Thursday, April 18, 2013

The Great Library: Star Wars: The Heir To The Empire Trilogy

Previously in The Great Library, we looked at String Theory, a web comic about a physicist headed down the path towards supervillainy.  Today on Nerd Up, we return to the Great Library to discuss a series of science fiction novels set in the expanded universe of Star Wars.  It is not unusual for many science fiction and fantasy intellectual properties that begin as a film to have novelizations based off of the original property.  Sometimes, there are officially expanded product universes created containing comic books, animated television shows, additional films, toys, video games, clothing, and just about anything else you can think of with the purpose of expanding upon the original story, enhancing the immersion into the fictional world, and making the intellectual property rights holders a lot of money.

The Star Wars universe is certainly no exception to this, and in fact the term Expanded Universe is used to refer to the entirety of the officially licensed background material produced outside of the (currently, as of the time of this writing) six feature films.  While we’re not going to go too in-depth about specific details here, the ghost writer of the novelization of “A New Hope” published the first novel in the Expanded Universe, Splinter of the Mind’s Eye, in 1978 and there were also comics published during this time that contained material set in the Star Wars universe that was not directly originated from the main films.  All told, there have been over one hundred novels and multiple comics, animated series, and video games which comprise the Expanded Universe.

The Heir to the Empire trilogy by Timothy Zahn, also known as the Thrawn trilogy based on the name of one of the primary characters, has sold over 15 million copies since its first print, and it was responsible for bringing new interest to the Star Wars universe nearly a decade after Return of the Jedi was released in (1983).  Set roughly five years after the death of Emperor Palpatine and the conclusion of Return of the Jedi, it is a direct continuation of the events in Episodes IV, V, and VI, and features many of the characters from the original movies as well as multiple groups of new characters.  The surviving forces of the Galactic Empire are now being led by the lone remaining Grand Admiral of the Imperial Fleet, the previously unknown Grand Admiral Thrawn.  The Rebel Alliance has now begun to move away from the temporary organization during the rebellion and is attempting to create a new government, the New Republic, to once again bring peace to the galaxy.  I’m going to attempt to avoid discussing spoilers here, but that won’t be entirely possible considering these books are now over twenty years old and the characters and subjects contained within have been mentioned elsewhere, some even within Episodes I, II, and III.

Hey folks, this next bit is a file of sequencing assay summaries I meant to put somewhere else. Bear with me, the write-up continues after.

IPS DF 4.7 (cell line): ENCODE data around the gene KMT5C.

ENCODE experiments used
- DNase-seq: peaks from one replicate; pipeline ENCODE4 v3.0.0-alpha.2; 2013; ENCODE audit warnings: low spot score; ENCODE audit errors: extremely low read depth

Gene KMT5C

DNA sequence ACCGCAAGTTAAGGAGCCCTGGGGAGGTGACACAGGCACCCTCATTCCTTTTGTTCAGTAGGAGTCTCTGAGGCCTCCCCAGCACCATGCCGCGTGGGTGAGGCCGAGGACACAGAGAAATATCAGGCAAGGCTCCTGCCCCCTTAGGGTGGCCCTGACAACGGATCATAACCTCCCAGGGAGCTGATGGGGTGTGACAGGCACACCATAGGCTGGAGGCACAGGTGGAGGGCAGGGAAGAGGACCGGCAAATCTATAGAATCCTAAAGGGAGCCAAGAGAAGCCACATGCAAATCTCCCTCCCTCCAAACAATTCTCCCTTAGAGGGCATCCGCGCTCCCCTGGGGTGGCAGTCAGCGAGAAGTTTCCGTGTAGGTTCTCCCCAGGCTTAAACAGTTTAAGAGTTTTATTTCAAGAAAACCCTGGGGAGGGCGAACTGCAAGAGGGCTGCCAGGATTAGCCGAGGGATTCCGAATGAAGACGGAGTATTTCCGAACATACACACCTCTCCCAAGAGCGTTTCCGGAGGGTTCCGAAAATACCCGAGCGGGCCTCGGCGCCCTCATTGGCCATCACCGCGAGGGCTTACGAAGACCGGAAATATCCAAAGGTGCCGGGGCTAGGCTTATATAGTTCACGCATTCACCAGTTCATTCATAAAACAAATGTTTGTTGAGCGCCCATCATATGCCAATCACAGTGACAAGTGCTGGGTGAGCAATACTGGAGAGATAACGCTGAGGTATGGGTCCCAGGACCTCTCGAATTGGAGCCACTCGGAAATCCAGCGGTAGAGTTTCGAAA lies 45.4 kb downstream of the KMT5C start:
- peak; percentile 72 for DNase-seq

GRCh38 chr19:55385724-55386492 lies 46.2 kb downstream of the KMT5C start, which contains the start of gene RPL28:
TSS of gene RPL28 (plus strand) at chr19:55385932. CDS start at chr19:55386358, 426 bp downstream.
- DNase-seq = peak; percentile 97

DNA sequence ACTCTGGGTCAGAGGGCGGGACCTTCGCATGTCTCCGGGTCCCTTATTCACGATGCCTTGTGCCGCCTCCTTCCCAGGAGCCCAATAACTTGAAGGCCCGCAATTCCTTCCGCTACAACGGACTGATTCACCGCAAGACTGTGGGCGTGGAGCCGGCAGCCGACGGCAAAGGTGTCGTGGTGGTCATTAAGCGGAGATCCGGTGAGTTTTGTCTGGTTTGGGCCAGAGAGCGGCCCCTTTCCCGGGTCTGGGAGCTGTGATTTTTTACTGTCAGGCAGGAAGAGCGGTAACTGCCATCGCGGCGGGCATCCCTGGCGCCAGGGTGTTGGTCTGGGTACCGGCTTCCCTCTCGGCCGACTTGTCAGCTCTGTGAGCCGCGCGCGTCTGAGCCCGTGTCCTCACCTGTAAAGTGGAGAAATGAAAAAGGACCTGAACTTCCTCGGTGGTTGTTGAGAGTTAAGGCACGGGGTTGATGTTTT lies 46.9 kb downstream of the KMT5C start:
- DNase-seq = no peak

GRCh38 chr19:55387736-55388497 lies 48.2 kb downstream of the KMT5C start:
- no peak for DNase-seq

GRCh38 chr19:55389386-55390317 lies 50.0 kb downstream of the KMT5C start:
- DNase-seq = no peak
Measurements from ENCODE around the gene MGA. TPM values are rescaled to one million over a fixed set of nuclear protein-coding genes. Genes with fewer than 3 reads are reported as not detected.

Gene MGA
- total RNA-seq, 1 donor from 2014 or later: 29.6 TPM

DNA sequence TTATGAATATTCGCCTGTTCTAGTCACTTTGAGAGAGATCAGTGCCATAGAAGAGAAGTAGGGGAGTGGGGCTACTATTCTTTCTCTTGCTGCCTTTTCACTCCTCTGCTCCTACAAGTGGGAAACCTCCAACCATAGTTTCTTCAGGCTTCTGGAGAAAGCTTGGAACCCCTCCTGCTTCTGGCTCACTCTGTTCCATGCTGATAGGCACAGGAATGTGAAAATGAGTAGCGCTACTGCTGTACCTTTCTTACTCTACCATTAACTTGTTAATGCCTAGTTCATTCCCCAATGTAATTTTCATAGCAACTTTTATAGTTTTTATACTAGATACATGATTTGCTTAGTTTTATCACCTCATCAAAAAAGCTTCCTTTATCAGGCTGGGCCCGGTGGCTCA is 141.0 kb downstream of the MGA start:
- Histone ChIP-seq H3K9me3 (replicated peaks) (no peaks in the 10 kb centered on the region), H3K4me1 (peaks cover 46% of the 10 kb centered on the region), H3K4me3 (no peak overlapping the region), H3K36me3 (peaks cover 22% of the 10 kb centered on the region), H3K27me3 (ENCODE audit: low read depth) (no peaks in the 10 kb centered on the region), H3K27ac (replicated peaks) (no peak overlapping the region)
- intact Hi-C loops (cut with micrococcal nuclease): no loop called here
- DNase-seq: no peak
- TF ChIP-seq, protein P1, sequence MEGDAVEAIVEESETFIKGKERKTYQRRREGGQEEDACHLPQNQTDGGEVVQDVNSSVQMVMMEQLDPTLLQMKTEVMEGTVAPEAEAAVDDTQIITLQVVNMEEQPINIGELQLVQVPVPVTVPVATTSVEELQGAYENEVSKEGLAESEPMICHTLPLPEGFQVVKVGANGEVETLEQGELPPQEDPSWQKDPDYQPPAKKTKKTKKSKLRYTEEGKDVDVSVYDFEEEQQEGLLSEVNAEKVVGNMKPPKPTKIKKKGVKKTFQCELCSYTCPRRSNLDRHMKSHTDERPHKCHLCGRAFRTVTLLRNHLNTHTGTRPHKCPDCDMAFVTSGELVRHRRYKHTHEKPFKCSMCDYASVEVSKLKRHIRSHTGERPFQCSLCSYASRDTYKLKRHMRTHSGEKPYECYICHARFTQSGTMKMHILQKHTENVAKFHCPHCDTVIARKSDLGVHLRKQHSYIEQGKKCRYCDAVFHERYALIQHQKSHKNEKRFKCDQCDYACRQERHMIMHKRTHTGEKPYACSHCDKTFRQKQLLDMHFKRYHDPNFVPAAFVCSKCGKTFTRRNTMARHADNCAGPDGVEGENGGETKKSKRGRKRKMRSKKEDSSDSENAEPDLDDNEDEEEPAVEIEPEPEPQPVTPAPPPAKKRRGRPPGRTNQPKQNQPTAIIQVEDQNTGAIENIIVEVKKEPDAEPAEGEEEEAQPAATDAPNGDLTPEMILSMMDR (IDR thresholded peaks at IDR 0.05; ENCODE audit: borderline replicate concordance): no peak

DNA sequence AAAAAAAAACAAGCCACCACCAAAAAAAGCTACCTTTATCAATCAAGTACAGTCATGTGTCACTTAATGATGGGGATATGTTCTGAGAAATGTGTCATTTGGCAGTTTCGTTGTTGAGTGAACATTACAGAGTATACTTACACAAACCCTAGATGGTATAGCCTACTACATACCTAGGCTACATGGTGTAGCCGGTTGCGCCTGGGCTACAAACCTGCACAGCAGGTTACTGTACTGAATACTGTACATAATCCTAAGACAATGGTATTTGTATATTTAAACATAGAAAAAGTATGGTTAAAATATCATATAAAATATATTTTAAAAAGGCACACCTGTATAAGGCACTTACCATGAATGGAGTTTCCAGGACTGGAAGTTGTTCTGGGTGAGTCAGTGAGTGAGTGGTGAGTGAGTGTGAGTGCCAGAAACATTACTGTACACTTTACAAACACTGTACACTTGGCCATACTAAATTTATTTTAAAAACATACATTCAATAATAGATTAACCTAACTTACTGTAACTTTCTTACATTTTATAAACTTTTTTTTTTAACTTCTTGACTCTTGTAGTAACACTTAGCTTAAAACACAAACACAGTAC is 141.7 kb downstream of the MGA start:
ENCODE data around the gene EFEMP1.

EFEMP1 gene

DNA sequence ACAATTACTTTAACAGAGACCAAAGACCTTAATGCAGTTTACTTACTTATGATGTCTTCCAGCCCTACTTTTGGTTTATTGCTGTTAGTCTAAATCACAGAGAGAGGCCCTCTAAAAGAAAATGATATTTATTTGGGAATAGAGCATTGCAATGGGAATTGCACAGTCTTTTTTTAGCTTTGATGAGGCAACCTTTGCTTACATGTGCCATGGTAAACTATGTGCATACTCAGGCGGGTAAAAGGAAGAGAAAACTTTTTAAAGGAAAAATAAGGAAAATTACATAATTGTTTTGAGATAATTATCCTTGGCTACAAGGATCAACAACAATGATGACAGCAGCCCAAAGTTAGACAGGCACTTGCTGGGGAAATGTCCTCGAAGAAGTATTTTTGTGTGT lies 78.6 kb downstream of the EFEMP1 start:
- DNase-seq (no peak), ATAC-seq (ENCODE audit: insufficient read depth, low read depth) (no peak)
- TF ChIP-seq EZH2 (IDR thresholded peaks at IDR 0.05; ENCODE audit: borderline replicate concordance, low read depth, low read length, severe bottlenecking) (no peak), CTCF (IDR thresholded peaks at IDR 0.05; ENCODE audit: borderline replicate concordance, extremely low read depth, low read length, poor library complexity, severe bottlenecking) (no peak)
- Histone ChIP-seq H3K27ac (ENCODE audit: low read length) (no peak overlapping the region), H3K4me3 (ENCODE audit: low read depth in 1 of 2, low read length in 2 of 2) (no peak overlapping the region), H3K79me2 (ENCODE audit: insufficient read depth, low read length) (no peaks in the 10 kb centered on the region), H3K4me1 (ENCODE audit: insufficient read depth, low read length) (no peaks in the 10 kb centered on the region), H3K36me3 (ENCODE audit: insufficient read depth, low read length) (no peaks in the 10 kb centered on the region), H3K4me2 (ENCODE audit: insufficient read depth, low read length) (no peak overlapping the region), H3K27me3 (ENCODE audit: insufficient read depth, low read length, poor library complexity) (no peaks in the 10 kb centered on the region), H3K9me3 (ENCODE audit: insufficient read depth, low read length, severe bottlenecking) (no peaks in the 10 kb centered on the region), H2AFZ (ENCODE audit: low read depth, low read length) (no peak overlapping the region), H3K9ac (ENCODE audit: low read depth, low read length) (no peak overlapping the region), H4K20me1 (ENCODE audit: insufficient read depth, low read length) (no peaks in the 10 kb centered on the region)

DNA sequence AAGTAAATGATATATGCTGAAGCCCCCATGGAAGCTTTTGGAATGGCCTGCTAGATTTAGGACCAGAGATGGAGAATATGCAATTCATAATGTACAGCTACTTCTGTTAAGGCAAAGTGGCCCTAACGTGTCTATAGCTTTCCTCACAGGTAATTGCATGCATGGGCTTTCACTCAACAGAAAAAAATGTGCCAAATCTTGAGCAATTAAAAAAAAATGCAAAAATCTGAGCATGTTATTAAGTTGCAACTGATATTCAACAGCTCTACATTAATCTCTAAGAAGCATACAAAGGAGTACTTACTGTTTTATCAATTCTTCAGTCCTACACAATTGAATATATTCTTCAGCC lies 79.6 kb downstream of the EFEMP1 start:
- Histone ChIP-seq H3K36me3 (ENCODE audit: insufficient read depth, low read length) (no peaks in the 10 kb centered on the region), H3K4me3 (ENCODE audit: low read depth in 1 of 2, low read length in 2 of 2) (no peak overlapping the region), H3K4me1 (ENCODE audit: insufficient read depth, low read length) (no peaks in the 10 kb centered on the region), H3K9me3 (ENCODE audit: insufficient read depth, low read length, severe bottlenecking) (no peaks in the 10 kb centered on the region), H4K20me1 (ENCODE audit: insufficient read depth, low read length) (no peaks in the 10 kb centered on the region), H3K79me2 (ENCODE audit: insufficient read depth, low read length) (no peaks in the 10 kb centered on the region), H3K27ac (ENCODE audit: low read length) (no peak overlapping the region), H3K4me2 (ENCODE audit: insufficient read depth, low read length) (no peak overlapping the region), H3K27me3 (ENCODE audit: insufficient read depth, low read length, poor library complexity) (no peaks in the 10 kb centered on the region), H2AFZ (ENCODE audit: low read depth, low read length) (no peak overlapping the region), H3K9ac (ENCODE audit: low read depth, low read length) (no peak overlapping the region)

Star Wars: Heir To The Empire (1991)

Thursday, April 11, 2013

The Listening Chamber: Metroid Metal - Metroid Metal (2003)

After a brief period of extreme business In Real Life, and with several other entries having been started but none yet finished, we’re back with another installation in the Listening Chamber.  In the last two discussions in the Listening Chamber, we featured a band that focused on the music from games from a particular console and a band that only played songs from a particular company.  This time, we will take a look at a project that only features the music from games in a particular series.

The project is Metroid Metal, and the album is the self-titled Metroid Metal, self-released in 2003.  The original Metroid Metal was a project begun by Stemage (aka Grant Henry) in 2003 with the intent to only cover all of the songs from the original Famicom Disk System / Nintendo Entertainment System title, and not songs from other Metroid titles.  Stemage later decided to cover songs from other games in the series, and the project expanded into a full band playing as Metroid Metal Live.  Additional songs have been recorded since the original release in 2003, and an extended version of the album was released in 2007 with the same title.  This discussion will focus on the original 2003 release.

Metroid Metal - Metroid Metal (2003)

Metroid Metal contains 12 tracks – all 12 of which are VGM covers from the original Metroid game – and runs for roughly 29:21.